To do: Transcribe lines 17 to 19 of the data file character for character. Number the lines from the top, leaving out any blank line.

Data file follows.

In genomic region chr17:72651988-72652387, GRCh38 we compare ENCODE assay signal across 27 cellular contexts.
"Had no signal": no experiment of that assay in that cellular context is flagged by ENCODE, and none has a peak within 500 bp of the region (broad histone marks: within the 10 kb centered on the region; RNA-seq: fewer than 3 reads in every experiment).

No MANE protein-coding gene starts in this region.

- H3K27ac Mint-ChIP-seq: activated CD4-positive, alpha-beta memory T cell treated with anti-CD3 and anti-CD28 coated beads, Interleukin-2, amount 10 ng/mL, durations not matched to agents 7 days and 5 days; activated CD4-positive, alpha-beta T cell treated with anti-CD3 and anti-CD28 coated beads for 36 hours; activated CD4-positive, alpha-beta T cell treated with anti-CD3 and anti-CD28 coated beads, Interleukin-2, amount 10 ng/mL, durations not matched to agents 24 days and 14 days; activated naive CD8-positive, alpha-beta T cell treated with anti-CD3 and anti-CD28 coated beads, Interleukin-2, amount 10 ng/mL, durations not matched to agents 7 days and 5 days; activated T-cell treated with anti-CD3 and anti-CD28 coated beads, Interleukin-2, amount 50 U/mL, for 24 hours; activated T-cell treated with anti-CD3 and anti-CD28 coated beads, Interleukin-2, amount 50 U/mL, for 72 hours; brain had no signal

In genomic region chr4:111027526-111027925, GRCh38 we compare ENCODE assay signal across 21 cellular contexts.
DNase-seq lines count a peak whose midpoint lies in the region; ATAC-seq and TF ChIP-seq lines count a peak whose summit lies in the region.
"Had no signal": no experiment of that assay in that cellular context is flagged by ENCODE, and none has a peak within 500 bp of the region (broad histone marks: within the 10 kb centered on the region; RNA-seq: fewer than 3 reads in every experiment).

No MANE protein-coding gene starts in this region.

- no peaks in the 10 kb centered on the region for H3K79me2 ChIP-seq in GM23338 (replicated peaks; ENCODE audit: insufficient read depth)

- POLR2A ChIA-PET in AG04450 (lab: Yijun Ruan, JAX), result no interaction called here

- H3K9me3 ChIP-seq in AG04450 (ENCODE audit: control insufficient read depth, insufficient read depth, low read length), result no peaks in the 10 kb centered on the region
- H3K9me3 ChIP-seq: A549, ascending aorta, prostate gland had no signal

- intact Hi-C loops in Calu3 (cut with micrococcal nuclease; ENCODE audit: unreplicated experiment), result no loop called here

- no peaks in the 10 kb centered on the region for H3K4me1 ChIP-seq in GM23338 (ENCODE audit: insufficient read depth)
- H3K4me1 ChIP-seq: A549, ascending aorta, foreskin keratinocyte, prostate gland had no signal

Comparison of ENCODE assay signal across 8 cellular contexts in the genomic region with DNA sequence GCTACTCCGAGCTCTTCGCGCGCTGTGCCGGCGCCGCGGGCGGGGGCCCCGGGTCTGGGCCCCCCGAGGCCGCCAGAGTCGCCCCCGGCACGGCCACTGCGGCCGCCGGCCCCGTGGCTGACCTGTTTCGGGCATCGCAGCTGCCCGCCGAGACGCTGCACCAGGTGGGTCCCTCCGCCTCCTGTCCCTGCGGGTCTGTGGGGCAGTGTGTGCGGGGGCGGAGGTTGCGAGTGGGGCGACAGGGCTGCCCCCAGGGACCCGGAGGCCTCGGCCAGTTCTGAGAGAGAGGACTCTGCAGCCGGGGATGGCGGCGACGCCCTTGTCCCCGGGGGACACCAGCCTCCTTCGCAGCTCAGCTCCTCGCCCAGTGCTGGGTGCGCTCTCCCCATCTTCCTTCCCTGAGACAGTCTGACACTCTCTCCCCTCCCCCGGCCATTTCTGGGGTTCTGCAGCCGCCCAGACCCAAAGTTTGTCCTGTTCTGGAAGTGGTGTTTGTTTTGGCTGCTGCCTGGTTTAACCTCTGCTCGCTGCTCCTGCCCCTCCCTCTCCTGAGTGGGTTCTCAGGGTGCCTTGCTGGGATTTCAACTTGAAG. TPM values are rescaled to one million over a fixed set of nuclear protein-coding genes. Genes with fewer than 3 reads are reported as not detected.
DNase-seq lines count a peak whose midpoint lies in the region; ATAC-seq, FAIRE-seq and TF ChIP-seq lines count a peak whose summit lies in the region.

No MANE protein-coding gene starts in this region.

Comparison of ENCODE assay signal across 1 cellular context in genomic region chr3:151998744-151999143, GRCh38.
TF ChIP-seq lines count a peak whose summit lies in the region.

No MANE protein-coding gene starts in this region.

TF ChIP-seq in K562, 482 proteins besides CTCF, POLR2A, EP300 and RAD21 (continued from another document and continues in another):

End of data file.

DNase-seq lines count a peak whose midpoint lies in the region; ATAC-seq, FAIRE-seq and TF ChIP-seq lines count a peak whose summit lies in the region.

No MANE protein-coding gene starts in this region.

Comparison of ENCODE assay signal across 1 cellular context in genomic region chr3:151998744-151999143, GRCh38.